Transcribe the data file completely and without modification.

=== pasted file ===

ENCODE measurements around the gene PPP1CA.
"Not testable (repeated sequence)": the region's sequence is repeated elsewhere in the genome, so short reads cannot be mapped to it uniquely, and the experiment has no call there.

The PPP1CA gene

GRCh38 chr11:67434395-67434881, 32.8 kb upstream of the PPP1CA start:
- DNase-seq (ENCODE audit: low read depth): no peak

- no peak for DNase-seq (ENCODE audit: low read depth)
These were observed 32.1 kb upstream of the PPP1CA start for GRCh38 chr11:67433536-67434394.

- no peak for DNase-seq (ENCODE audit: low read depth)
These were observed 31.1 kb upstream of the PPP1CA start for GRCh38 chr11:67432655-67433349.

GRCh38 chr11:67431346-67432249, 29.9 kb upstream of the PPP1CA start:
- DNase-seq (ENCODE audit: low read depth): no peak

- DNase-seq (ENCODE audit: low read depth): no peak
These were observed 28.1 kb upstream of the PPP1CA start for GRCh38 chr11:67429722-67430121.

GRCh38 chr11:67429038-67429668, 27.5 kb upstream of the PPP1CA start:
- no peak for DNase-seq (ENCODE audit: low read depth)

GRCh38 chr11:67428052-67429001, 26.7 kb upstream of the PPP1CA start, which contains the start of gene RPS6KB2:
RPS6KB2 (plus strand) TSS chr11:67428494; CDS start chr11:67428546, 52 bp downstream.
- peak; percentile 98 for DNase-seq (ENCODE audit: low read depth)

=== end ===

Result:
ENCODE measurements around the gene PPP1CA.
"Not testable (repeated sequence)": the region's sequence is repeated elsewhere in the genome, so short reads cannot be mapped to it uniquely, and the experiment has no call there.

The PPP1CA gene

GRCh38 chr11:67434395-67434881, 32.8 kb upstream of the PPP1CA start:
- DNase-seq (ENCODE audit: low read depth): no peak

- no peak for DNase-seq (ENCODE audit: low read depth)
These were observed 32.1 kb upstream of the PPP1CA start for GRCh38 chr11:67433536-67434394.

- no peak for DNase-seq (ENCODE audit: low read depth)
These were observed 31.1 kb upstream of the PPP1CA start for GRCh38 chr11:67432655-67433349.

GRCh38 chr11:67431346-67432249, 29.9 kb upstream of the PPP1CA start:
- DNase-seq (ENCODE audit: low read depth): no peak

- DNase-seq (ENCODE audit: low read depth): no peak
These were observed 28.1 kb upstream of the PPP1CA start for GRCh38 chr11:67429722-67430121.

GRCh38 chr11:67429038-67429668, 27.5 kb upstream of the PPP1CA start:
- no peak for DNase-seq (ENCODE audit: low read depth)

GRCh38 chr11:67428052-67429001, 26.7 kb upstream of the PPP1CA start, which contains the start of gene RPS6KB2:
RPS6KB2 (plus strand) TSS chr11:67428494; CDS start chr11:67428546, 52 bp downstream.
- peak; percentile 98 for DNase-seq (ENCODE audit: low read depth)